Stephen King, who wrote the novel the first film was based on, had his name removed from the film prior to its release.[6] The film debuted at number three.[7] Paramount Home Video released it on VHS in April 1993,[8] and on DVD in September 2001.[9]

Reception[edit]

Rotten Tomatoes, a review aggregator, reports that 26% of 19 surveyed critics gave the film a positive review; the average rating was 3.8/10.[10] Stephen Holden of The New York Times wrote that the film "is much better at special effects than at creating characters or telling a coherent story".[11] Kevin Thomas of the Los Angeles Times wrote, "Not nearly as scary as the 1989 original, it nonetheless expresses and attempts to resolve in bold mythological terms the anxieties of being 13."[12] Variety wrote, "Pet Sematary Two is about 50% better than its predecessor, which is to say it's not very good at all."[13] Richard Harrington of The Washington Post likened it to "an elongated Tales from the Crypt" episode and criticized the script as a rehash of the original.[14] Jay Carr of The Boston Globe called it "better entertainment than the first Pet Sematary" but more of a remake than a sequel.[15] Patrick Naugle of DVD Verdict wrote, "Everything about Pet Sematary Two stinks like the dead."[16]

References[edit]

  1. ^ a b "Pet Sematary II". AFI Catalog of Feature Films. Retrieved 2017-07-27.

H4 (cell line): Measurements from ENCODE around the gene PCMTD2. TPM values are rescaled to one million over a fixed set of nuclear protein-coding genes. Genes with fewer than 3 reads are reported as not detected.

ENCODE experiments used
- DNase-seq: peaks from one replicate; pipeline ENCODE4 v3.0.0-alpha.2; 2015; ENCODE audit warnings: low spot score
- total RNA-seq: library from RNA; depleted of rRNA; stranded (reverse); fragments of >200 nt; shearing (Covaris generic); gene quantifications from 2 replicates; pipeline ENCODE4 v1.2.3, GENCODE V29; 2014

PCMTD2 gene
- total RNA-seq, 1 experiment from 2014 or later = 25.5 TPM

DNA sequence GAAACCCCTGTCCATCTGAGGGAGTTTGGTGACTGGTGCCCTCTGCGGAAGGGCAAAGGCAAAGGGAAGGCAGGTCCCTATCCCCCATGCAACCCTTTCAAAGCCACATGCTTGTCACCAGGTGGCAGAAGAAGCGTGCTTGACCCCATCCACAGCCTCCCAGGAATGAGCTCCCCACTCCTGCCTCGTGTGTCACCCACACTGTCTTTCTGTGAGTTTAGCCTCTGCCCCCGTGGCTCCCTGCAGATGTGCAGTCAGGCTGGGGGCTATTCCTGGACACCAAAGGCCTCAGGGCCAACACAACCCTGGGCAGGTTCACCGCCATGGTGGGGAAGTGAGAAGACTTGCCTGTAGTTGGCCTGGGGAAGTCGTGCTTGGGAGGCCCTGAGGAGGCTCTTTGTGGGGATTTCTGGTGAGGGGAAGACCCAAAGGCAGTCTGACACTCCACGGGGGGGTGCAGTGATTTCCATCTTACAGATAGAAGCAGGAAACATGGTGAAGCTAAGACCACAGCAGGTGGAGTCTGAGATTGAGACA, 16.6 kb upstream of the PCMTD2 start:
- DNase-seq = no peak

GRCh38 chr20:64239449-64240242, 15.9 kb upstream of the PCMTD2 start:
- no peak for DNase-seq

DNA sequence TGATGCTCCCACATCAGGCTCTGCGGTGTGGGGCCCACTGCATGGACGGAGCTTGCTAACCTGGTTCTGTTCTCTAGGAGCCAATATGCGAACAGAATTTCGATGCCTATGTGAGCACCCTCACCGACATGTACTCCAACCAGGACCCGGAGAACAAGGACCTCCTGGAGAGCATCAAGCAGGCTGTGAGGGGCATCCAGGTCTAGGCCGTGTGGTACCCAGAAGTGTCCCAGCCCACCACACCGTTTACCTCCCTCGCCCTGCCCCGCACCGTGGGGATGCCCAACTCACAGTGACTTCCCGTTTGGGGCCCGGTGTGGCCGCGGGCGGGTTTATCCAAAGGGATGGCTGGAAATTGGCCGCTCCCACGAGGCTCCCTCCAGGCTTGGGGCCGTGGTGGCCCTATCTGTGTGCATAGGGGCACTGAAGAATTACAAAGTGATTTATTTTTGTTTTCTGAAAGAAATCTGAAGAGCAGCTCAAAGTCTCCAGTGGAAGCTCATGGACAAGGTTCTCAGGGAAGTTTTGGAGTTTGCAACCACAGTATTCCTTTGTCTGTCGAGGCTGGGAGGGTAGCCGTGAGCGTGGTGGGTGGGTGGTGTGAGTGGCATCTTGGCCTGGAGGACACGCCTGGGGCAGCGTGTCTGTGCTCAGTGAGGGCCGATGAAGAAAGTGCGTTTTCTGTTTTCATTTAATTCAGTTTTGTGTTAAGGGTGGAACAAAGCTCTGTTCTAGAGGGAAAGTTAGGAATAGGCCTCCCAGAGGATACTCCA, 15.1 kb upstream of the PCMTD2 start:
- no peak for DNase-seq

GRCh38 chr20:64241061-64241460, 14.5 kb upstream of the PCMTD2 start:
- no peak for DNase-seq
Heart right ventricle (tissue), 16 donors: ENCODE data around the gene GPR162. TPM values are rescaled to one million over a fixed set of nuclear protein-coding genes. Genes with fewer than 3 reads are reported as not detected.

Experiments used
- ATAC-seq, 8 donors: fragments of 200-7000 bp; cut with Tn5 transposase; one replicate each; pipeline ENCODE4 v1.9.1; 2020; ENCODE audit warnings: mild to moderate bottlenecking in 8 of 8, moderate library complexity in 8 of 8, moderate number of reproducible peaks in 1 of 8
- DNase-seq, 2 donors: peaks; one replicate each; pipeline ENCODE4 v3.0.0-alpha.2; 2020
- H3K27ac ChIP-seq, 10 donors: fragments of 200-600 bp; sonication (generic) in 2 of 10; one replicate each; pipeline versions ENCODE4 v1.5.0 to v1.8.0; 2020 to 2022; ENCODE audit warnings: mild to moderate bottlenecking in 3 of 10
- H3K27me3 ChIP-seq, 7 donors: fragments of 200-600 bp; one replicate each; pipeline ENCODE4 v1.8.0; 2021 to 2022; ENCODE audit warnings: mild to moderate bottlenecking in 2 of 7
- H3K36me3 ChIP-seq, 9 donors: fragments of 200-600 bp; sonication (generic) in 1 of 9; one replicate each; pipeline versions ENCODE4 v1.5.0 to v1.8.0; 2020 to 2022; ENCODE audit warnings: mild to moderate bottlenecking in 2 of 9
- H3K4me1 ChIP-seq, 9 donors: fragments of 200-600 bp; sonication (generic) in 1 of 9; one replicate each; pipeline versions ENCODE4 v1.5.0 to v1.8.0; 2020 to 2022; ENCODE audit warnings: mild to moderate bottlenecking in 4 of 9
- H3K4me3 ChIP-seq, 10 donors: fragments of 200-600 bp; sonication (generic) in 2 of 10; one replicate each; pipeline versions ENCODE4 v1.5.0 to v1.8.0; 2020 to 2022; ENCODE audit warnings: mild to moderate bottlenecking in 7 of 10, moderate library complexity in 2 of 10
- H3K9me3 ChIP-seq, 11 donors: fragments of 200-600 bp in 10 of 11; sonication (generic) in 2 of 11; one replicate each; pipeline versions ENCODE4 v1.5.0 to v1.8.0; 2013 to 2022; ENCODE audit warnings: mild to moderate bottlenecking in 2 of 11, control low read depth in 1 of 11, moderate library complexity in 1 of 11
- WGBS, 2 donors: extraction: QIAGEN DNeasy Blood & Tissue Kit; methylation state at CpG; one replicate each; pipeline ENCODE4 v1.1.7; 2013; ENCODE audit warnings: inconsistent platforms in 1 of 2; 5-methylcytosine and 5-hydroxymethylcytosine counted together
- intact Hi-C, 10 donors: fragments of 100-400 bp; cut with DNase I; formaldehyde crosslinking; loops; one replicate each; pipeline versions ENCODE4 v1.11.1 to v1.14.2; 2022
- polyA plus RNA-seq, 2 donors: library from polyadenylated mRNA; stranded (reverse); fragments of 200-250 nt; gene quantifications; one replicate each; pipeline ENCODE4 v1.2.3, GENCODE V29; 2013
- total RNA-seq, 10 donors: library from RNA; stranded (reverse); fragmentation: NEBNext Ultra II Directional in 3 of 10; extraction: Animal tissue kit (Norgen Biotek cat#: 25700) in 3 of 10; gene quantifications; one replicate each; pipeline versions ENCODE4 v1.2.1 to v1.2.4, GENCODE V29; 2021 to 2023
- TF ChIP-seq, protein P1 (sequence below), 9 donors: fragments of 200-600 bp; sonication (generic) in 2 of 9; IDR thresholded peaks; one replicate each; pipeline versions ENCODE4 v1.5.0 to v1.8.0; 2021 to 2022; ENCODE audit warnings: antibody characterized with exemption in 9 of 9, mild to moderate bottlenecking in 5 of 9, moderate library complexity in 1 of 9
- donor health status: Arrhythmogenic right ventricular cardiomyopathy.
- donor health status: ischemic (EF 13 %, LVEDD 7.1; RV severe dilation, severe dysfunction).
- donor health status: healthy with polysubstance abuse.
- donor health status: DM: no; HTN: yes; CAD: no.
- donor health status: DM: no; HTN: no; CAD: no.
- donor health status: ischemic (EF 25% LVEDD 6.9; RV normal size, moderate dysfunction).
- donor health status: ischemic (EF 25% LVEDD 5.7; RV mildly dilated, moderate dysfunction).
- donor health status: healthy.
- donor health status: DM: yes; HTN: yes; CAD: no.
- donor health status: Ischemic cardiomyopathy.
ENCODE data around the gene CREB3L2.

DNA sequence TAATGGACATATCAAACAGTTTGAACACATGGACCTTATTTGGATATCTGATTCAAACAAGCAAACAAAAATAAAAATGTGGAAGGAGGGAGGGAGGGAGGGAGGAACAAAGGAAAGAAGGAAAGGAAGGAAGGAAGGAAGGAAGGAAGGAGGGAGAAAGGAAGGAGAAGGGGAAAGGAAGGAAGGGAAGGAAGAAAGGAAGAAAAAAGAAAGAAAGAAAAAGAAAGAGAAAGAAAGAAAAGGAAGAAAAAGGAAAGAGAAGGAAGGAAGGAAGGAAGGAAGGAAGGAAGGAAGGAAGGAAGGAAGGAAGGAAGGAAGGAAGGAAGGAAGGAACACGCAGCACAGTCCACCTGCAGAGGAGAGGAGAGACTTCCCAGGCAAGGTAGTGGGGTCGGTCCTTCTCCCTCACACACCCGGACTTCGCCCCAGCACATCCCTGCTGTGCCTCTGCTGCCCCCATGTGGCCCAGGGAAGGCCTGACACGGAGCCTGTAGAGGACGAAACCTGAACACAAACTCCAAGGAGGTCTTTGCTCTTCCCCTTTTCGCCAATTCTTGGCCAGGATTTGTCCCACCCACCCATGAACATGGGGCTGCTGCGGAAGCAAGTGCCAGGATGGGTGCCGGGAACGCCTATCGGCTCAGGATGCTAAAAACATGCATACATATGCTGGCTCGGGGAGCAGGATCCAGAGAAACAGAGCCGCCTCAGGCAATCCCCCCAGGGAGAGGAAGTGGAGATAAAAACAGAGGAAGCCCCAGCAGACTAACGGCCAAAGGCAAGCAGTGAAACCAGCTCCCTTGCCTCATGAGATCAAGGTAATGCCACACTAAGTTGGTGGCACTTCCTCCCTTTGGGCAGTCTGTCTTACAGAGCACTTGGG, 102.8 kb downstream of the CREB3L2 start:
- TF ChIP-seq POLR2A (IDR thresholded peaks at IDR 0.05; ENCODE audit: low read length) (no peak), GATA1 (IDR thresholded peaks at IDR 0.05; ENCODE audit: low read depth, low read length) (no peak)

2. ^ "Pet Sematary II". Box Office Mojo. Retrieved 2015-02-08. 
  3. ^ "Pet Sematary Panel with Mary Lambert & Denise Crosby". Youtube.com. 2013-05-07. Retrieved 2017-06-12. 
  4. ^ Karlin, Susan (1994-04-15). "Edward Furlong's rocky career". Entertainment Weekly. Retrieved 2017-07-27. 
  5. ^ Thalimer, Carol; Thalimer, Dan (2012). Explorer's Guide Georgia. The Countryman Press. p. 99. ISBN 9781581571448. 
  6. ^ Marx, Andy (1992-06-14). "A look inside Hollywood and the movies. : KING'S KINGDOM : We Get It All the Way Up to the Mercedes Part". Los Angeles Times. Retrieved 2017-07-27. 
  7. ^ "Weekend Box Office : 'Honeymoon' Is Unforgiving". Los Angeles Times. Retrieved 2012-06-03. 
  8. ^ Hunt, Dennis (1993-04-23). "Gay Theme Not Lost in 'Cranes' Marketing". Los Angeles Times. Retrieved 2015-02-08. 
  9. ^ "What's Happening This Week". Locus. 2001-09-24. Retrieved 2015-02-08. 
  10. ^ "Pet Sematary Two (1992)". Rotten Tomatoes. Retrieved 2015-02-08. 
  11. ^ "Review/Film; Freudian Horror and a Dead Dog". The New York Times. Retrieved 2012-06-03. 
  12. ^ "MOVIE REVIEW : 'Pet Sematary II' Rife With Teen Trauma". Los Angeles Times. Retrieved 2012-06-03. 
  13. ^ "Review: 'Pet Sematary Two'". Variety. 1992. Retrieved 2015-02-08. 
  14. ^ Harrington, Richard (1992-08-31). "'Pet Sematary Two' (R)". The Washington Post. Retrieved 2015-02-08. 
  15. ^ Carr, Jay (1992-08-28). "`Pet Sematary Two': This sequel buries the original". The Boston Globe. Retrieved 2015-02-08 – via Highbeam Research. (Subscription required (help)). 
  16. ^ Naugle, Patrick (2001-09-25). "Pet Sematary Two". DVD Verdict. Retrieved 2015-02-08. 

External links[edit]